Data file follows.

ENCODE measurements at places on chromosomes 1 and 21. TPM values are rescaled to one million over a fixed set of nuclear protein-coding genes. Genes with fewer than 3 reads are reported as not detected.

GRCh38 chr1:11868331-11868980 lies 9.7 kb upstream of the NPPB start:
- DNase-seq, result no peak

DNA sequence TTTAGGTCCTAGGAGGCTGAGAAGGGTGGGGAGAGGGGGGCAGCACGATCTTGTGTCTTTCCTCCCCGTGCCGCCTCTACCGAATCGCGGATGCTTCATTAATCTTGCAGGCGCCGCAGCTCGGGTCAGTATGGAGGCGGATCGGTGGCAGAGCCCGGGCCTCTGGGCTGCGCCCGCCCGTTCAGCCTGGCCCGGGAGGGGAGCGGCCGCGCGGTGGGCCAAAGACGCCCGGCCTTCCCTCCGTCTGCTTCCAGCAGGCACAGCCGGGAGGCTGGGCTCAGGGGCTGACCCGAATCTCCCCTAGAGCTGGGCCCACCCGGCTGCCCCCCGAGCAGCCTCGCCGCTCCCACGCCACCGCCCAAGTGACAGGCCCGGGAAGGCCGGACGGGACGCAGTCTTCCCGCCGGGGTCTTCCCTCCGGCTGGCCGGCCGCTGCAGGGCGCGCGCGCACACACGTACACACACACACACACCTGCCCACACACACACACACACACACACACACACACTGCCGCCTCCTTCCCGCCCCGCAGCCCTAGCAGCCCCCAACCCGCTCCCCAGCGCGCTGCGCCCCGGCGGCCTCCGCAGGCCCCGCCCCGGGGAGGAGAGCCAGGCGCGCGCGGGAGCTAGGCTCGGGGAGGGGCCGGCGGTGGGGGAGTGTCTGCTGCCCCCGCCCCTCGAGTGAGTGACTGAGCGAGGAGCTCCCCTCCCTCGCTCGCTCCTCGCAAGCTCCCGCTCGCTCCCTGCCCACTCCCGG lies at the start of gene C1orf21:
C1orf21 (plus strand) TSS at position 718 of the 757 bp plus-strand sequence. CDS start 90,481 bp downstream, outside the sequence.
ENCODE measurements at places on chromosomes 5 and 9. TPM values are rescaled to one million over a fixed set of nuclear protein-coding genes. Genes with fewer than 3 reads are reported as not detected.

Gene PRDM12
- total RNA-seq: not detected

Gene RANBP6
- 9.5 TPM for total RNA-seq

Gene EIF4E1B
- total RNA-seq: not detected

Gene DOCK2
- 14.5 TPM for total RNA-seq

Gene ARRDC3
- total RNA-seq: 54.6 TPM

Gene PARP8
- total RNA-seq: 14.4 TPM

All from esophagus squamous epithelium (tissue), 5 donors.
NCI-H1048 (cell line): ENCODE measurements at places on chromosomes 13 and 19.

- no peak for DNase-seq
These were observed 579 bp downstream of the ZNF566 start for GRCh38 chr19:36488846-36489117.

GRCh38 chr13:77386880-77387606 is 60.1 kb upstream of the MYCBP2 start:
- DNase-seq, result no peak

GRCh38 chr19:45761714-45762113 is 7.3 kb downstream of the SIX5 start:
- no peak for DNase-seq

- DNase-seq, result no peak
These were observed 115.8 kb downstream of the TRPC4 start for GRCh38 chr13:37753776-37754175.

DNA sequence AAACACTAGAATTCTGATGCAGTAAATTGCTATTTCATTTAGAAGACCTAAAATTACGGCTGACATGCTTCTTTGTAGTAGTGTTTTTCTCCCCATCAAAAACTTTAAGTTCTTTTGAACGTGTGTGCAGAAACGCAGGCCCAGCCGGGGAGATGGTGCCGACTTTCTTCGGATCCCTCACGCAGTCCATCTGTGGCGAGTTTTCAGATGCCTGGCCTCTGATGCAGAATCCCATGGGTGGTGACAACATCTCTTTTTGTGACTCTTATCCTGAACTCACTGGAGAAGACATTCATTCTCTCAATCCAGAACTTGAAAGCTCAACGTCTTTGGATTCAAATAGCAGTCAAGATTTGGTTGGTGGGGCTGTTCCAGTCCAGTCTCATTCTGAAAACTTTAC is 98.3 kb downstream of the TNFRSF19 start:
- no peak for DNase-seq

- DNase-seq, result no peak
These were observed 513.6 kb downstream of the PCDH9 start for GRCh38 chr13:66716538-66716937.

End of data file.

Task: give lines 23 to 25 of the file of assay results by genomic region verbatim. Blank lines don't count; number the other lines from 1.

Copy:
GRCh38 chr13:77386880-77387606 is 60.1 kb upstream of the MYCBP2 start:
- DNase-seq, result no peak

GRCh38 chr19:45761714-45762113 is 7.3 kb downstream of the SIX5 start: